My New Year's Resolution: Enjoy the Moment

This year, on New Year’s Day, I woke up well in the afternoon. I had come home at 2 AM after enjoying the night with friends, watching Netflix and stuffing ourselves with brownies. I spent the day playing on my cousin’s new Switch while waiting for the rest of my family to come home, so we could have our traditional New Year's Day meal.

Not a typically auspicious start. Even my morning yoga session couldn’t outweigh a day of otherwise doing nothing. I did not study; I did not start training for a 5k; I did not do a cleanse or an elimination diet.

But that doesn’t mean my day wasn’t valuable. Although I was not being productive in the traditional sense, I was happy and at peace throughout the day’s passing. For me, 2018 was the year of the hustle. I went through major changes in my academic, family, and social life. I was constantly focused on what I could do for the future. Work more hours, so future me will have more savings. Spend more time in the studio, so future me will have a decent portfolio. Add more days to my workout routine, so future me will have the strength and aesthetic I crave. Everything was about better, faster, more. It was about optimizing, so not a millisecond that could go towards self-improvement would go to waste. On the surface, this sounds fine, and honestly ​is​ fine. Discipline is good, and without something to strive towards, life becomes meaningless.

The problem was that I took it to the point at which it became counterproductive. If I went to bed ten minutes too late, I stayed awake for an hour wracked with anxiety over how my performance the next day would suffer. If I fell ill, rather than restructuring my schedule to accommodate, I cursed myself for having the audacity of being in a flesh body that I had to take care of. I made long, detailed to-do lists that were never completed. I tried to read the news, while practicing drawing from references, while scanning documents, while listening for self-improvement tips from a podcast. I became a recluse, never venturing into the world beyond my room, except to go to classes and the studio.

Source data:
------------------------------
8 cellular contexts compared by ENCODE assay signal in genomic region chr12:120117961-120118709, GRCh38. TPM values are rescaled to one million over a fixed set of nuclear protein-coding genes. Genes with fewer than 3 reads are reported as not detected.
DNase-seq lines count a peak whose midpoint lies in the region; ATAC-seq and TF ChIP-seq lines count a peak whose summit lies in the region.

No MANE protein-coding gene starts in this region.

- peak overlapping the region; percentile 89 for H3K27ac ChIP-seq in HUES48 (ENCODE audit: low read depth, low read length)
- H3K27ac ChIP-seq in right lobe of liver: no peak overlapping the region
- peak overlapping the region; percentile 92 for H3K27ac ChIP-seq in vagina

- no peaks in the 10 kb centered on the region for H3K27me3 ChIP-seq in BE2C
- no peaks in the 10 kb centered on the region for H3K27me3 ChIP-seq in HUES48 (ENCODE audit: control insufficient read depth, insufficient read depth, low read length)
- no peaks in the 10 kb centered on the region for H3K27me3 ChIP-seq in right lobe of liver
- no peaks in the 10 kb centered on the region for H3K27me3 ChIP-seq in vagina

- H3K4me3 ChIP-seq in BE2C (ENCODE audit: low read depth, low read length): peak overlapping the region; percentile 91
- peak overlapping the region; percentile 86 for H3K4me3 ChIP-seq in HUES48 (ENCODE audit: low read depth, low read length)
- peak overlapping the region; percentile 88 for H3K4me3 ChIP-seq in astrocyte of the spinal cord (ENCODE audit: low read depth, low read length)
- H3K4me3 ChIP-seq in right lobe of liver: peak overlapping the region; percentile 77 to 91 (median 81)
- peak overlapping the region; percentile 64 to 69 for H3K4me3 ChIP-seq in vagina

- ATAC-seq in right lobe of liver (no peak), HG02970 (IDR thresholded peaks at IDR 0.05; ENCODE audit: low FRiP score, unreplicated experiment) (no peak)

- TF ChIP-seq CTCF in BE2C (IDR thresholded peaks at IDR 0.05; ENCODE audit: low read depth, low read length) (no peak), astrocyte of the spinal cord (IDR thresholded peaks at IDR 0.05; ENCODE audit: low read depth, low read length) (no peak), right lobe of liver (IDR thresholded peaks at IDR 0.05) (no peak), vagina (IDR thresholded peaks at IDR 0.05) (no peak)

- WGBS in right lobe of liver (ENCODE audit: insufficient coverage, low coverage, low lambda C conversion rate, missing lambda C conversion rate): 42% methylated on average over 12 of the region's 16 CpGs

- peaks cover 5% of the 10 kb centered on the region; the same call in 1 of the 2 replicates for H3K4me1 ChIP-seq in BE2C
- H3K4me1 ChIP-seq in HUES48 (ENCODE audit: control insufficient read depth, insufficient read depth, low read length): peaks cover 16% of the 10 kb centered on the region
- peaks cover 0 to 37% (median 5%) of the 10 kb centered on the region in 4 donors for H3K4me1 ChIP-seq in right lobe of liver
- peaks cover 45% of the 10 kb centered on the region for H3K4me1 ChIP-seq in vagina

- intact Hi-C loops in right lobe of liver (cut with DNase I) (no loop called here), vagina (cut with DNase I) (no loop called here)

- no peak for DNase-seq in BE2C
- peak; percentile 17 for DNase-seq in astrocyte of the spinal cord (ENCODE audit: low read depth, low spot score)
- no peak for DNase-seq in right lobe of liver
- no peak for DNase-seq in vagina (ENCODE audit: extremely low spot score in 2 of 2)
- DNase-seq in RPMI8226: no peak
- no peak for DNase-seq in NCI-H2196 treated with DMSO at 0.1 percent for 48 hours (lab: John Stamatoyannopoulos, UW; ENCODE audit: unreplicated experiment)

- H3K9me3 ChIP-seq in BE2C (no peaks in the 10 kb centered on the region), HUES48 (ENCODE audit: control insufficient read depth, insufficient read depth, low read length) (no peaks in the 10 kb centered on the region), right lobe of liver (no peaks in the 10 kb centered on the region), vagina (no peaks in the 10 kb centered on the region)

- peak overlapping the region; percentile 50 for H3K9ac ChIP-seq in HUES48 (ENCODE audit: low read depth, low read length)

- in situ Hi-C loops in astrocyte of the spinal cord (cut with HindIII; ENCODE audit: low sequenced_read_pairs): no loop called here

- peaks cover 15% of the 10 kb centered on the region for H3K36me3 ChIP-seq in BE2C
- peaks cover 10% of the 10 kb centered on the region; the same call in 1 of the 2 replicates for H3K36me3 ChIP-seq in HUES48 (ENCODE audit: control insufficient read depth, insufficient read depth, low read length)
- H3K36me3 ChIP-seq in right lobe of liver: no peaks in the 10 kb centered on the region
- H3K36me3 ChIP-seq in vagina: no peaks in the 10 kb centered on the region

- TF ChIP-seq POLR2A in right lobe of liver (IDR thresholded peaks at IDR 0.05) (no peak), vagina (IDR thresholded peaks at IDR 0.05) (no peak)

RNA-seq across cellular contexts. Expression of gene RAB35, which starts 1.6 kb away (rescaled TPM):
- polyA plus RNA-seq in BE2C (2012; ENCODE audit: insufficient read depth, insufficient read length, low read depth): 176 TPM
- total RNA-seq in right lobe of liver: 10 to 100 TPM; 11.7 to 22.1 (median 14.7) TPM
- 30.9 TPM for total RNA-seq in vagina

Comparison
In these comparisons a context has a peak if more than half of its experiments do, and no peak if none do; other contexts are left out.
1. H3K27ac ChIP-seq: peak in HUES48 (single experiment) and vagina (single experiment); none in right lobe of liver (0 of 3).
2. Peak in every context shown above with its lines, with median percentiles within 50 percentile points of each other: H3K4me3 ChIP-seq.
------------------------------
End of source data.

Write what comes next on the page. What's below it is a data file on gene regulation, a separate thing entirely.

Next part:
When I emerged, I realized that I no longer had the ability to interact with others. I couldn’t make conversation or stay engaged, and I didn’t know how to show affection. At the same time, I was terrified of being alone with my thoughts. I constantly had three - no, five - no, more - things to do at once, all with a YouTube video playing in the background. I couldn’t engage in hobbies; after only a few minutes trying to focus on one task, my mind would drift to all the other things I could or should have been doing. I couldn’t even watch a movie without checking my email or organizing files. I needed constant distraction.

I was exhausted. I was tired of being stressed by all the things I had to do all the time. I was tired of trying to do everything at once and accomplishing nothing. I was tired of not being able to do anything without thinking about how I could optimize the moment, or how soon it would be over, or how much time I had left until the next thing began.

When I woke up late that afternoon, I felt refreshed. The series of downward-dogs and forward folds I did probably weren’t building any muscle, but I appreciated the stretch and the soothing voice of the yoga instructor from my phone screen. When I was sitting with my father at the kitchen table, I fell into the comfortable rhythm of spooning meat and vegetables into a circle of flat dough and crimping the ends together, making dumplings to eat with our rice cake soup. I could have been searching for internships, but instead I lost myself in virtual temple ruins while birds chirped in the distance and a gentle breeze set grass swaying.

So was my New Year’s a waste? Perhaps. But did I enjoy it? Yes. And sometimes, that’s all that matters.

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